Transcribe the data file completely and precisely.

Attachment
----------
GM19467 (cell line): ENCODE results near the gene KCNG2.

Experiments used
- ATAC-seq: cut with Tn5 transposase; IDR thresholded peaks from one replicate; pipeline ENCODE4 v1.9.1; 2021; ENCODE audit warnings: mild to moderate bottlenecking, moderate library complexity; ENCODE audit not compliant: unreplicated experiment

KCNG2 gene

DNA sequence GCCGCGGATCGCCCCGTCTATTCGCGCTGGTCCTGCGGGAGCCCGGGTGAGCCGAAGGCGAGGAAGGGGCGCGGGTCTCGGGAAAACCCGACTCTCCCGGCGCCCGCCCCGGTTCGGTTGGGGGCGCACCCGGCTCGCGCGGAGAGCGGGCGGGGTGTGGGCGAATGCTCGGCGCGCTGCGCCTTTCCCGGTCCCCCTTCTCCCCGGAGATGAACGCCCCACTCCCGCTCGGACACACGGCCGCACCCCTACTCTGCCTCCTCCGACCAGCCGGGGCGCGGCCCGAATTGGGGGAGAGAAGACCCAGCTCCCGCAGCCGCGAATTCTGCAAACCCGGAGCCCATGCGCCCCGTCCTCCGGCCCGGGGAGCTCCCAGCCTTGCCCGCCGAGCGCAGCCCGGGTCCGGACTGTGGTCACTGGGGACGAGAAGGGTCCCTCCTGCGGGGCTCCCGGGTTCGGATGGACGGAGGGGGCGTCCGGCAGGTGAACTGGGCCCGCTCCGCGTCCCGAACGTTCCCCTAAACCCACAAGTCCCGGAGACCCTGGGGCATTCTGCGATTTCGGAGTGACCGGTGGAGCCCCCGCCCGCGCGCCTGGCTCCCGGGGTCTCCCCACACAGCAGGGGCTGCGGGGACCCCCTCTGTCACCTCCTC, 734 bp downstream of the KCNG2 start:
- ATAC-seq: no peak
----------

GM19467 (cell line): ENCODE results near the gene KCNG2.

Experiments used
- ATAC-seq: cut with Tn5 transposase; IDR thresholded peaks from one replicate; pipeline ENCODE4 v1.9.1; 2021; ENCODE audit warnings: mild to moderate bottlenecking, moderate library complexity; ENCODE audit not compliant: unreplicated experiment

KCNG2 gene

DNA sequence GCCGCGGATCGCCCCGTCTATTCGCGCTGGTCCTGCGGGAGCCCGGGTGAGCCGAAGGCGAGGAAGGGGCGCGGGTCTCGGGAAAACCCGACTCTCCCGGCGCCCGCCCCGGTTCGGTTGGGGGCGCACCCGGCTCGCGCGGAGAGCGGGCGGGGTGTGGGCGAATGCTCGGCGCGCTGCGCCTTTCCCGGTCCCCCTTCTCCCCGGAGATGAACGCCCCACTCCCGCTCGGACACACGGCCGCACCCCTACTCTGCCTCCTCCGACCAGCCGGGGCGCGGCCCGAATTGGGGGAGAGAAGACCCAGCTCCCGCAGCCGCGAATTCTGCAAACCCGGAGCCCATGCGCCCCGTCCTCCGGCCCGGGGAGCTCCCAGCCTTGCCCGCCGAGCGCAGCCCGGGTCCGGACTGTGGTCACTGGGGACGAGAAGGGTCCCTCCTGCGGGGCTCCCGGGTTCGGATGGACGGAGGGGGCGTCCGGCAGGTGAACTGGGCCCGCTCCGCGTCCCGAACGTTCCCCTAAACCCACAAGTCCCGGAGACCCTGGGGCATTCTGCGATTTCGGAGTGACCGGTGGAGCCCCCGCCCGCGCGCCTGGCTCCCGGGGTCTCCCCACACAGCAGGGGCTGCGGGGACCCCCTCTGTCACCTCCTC, 734 bp downstream of the KCNG2 start:
- ATAC-seq: no peak